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Academic Calendar

UC offers three convenient start dates per year. The following academic calendar is for current and upcoming semesters:

Term Summer Fall Spring
Application Deadline 04/01 07/27 TBD
Registration Deadline 05/11 08/24 TBD
Classes Begin 05/12 08/25 TBD
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Transfer Credits

If you have already completed some graduate-level criminal justice courses, it may be possible to transfer up to 9 credit hours. These credits can only be applied to the general elective requirement and must meet the following two stipulations:

  • Transfer credits must have been earned within the last 5 years from a regionally accredited college or university.
  • You must have received a grade of “B” or better.

Please contact your enrollment advisor at 800-645-5078 for more information

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Tuition & Financial Aid

As many of our graduates have discovered, the investment you make in your education right now may begin paying off for you in as little as one year. UC’s Master of Science in Criminal Justice boasts one of the most highly regarded programs in the criminal justice field at a cost competitive with similar graduate level programs. What’s more, you may be eligible for federal student aid in the form of grants, scholarships, and educational loans. There is no cost to apply for financial assistance, and you may qualify for a student loan regardless of your income or credit history.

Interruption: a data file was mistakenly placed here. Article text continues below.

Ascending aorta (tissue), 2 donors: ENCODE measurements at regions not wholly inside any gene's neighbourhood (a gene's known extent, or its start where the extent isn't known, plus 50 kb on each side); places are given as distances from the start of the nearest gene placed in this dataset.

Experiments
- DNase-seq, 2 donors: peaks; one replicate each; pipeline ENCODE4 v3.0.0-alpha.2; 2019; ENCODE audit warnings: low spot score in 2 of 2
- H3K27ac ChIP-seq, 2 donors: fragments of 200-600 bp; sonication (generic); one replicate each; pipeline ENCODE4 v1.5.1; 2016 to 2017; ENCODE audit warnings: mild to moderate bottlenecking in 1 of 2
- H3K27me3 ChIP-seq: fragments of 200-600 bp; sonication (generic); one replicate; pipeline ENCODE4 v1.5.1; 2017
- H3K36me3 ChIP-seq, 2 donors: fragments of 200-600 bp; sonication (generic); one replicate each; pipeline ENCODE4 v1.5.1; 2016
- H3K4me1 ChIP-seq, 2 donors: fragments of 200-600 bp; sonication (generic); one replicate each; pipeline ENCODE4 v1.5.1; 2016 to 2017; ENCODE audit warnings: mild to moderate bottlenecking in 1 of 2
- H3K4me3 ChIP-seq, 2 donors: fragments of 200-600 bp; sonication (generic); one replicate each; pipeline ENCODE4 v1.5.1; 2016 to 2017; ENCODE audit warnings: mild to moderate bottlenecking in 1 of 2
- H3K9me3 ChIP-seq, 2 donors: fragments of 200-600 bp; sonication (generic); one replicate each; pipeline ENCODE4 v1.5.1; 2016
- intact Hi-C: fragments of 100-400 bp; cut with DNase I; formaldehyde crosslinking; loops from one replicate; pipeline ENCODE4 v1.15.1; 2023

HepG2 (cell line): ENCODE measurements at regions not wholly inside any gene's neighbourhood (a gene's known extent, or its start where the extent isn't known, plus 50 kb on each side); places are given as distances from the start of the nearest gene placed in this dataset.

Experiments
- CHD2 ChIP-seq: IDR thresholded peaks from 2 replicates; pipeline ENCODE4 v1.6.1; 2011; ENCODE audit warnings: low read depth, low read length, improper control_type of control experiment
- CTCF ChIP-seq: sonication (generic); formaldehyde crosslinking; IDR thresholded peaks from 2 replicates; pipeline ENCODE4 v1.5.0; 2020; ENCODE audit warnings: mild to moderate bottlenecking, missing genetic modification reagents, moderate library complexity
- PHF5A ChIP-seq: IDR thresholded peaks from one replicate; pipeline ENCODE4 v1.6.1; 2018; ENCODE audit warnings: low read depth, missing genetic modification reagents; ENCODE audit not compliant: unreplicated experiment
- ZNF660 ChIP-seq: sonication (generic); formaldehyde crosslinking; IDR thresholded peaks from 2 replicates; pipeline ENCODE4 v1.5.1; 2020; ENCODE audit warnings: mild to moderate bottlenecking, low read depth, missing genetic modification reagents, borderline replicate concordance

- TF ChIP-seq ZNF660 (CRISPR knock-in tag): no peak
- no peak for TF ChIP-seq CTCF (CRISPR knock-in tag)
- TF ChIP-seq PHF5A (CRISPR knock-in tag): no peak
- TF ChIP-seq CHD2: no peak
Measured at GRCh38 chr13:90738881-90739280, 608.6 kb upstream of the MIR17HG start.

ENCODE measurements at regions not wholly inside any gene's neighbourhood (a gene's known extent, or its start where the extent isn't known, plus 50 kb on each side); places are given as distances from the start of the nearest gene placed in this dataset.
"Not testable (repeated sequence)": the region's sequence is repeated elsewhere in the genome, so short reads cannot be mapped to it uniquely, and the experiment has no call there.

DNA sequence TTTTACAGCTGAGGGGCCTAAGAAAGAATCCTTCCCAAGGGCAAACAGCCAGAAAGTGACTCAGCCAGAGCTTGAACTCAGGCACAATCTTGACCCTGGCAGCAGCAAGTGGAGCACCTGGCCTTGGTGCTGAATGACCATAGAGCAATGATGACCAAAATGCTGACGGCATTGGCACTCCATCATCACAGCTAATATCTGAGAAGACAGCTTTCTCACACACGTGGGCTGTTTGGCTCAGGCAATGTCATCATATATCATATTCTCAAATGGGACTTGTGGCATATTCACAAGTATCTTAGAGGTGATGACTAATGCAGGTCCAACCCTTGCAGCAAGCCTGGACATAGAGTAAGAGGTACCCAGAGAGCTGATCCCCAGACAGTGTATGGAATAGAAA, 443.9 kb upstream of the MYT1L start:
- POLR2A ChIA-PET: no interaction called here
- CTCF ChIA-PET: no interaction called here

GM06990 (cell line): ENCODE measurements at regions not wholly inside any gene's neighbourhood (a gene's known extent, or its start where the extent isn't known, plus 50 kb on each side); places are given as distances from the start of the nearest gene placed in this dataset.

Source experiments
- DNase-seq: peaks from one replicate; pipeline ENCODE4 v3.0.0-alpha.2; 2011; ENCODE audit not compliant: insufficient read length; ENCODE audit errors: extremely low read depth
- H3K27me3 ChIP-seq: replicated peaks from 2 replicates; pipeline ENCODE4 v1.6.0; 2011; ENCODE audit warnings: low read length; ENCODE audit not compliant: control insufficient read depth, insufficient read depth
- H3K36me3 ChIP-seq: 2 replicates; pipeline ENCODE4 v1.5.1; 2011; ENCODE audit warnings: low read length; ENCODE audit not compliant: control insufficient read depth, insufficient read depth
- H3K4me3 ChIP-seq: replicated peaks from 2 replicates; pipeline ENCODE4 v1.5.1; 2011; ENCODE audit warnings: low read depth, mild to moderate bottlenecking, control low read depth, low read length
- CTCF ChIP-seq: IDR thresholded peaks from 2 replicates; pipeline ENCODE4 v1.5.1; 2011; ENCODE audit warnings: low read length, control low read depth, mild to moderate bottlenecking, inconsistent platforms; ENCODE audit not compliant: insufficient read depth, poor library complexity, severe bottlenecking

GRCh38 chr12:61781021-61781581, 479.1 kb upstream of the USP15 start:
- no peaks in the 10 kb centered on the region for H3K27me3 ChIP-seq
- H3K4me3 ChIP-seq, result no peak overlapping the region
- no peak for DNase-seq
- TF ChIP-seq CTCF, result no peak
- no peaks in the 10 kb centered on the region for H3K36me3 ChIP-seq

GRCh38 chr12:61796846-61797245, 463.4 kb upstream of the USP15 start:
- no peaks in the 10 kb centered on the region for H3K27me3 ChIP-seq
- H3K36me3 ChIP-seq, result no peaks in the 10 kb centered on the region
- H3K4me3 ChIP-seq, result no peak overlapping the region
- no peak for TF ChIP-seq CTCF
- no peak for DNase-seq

Ohio Residents

1-year program

2-year program

$724 per credit hour $724 per credit hour
33 total credit hours 33 total credit hours
$21,702 total tuition $23,892 total tuition
Non-Ohio Residents

1-year program

2-year program

$739 per credit hour $739 per credit hour
33 total credit hours 33 total credit hours
$22,152 total tuition $24,387 total tuition

Tuition listed above is based on the 2014-2015 tuition schedule. Tuition and fees are subject to change. You will also be responsible for any additional costs towards the purchase of textbooks and course material (estimated between $100 – $200 per semester).

Financial aid for your education is available from a variety of sources, such as Federal Direct Loans, private scholarships, or alternative student loans for those who qualify. For more assistance, please contact the University of Cincinnati Office of Financial Aid or contact an Enrollment Advisor by calling 800-645-5078.

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Start the Application Process

You are ready.